I would say that the service was far from “american” (and not very good even by french standards although nothing terrible happened) and then i realized few hours later in the peace of my home that i’ve been charged an extravagant amount of money and had received no bill to check since the total amount was given orally.
    So i agree i am probably fully responsible for checking my bills and should not pay without seeing one (and be a better citizen), but then when I go in a coffee shop i want to feel comfortable and not wondering in the back of my mind “something was wrong here, but what ?”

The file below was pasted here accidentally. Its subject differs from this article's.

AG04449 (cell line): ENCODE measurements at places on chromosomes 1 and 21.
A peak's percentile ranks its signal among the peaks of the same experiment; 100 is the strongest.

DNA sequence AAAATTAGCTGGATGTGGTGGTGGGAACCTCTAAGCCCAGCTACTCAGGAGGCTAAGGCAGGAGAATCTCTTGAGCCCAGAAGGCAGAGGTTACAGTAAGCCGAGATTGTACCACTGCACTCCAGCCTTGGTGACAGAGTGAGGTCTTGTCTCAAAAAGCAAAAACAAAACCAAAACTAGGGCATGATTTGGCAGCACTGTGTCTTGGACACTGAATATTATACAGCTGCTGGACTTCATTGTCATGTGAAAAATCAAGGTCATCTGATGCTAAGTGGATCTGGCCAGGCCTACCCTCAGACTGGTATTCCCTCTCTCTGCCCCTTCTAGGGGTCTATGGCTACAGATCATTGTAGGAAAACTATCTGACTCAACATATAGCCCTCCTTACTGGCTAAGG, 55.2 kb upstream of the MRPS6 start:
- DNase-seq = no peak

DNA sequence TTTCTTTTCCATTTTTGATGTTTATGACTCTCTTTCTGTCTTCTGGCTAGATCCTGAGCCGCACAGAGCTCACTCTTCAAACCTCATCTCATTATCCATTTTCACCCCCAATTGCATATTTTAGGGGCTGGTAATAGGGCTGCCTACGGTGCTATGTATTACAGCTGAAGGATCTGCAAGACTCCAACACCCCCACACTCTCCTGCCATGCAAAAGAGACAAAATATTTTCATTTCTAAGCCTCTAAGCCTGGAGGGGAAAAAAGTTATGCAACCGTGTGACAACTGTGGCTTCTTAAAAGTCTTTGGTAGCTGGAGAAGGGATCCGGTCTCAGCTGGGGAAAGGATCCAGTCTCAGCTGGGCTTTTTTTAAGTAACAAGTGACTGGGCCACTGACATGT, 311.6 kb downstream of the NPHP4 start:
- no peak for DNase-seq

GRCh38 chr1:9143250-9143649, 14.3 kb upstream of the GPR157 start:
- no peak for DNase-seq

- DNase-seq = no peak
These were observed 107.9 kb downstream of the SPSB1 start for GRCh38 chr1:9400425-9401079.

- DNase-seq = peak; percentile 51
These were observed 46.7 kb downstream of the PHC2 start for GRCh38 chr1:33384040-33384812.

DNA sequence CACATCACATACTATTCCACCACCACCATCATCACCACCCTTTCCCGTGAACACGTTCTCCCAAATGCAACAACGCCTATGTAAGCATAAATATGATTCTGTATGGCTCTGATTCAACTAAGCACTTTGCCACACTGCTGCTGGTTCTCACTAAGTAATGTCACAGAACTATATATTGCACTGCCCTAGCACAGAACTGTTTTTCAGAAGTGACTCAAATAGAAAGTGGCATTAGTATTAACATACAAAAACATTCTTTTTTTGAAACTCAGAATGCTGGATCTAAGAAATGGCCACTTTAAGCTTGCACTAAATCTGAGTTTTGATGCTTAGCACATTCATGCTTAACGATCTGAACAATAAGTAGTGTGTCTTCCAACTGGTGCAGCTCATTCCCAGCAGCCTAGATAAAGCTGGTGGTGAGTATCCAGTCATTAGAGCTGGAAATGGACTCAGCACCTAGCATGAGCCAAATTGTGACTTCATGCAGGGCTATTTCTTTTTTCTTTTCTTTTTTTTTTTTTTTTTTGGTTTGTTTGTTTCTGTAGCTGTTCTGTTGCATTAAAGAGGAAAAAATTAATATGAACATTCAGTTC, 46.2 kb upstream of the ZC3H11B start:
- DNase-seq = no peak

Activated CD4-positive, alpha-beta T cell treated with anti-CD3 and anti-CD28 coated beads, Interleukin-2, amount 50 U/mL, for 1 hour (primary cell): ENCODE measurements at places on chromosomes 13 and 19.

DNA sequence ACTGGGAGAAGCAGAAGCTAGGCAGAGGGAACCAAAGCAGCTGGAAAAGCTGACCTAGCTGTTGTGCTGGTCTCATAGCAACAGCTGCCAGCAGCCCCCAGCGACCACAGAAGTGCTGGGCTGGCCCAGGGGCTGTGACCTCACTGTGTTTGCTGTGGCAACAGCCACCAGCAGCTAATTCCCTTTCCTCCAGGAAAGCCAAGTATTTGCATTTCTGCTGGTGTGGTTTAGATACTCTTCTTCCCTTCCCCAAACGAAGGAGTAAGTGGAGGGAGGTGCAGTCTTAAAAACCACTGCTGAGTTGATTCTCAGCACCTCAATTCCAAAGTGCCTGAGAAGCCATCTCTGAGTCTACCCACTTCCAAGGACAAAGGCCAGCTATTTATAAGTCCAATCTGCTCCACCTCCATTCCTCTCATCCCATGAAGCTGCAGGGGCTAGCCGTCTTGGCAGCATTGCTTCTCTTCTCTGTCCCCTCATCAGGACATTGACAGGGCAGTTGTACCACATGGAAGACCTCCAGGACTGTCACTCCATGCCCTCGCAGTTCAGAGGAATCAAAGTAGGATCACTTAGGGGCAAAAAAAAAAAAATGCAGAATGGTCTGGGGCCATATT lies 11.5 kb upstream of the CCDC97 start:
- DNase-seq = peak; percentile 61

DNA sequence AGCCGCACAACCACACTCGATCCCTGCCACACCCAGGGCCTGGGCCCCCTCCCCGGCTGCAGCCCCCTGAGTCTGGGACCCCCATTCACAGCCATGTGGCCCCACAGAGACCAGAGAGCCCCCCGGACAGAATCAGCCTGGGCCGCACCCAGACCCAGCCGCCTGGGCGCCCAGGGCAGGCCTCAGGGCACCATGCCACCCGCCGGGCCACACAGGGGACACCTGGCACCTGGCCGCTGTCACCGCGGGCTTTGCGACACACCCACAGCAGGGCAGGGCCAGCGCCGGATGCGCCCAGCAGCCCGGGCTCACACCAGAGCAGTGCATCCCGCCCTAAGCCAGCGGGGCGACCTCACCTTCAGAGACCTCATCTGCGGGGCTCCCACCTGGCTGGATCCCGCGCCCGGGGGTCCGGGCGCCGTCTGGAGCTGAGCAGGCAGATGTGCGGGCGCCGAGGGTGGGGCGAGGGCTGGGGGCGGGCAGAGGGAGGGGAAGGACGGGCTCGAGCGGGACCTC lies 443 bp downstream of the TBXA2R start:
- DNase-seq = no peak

Apart from that, the coffee and pastries were very good indeed (and I love their very bo-bo taste), the salads really so-so (it was already mid-afternoon) and the table setting/atmosphere not that nice.
    It’s too bad i live close by and it could have been a regular hangout.

    PS : Sorry for my poor english, i’m too french.

  • I went to “Mary’s” yesterday and it seems that her place is permanently closed.

  • Allison: I haven’t heard that. She does keep irregular hours, however. Was all the equipment moved out or something that indicated a permanent closure? There was talk about her opening a restaurant or something in another space a while back.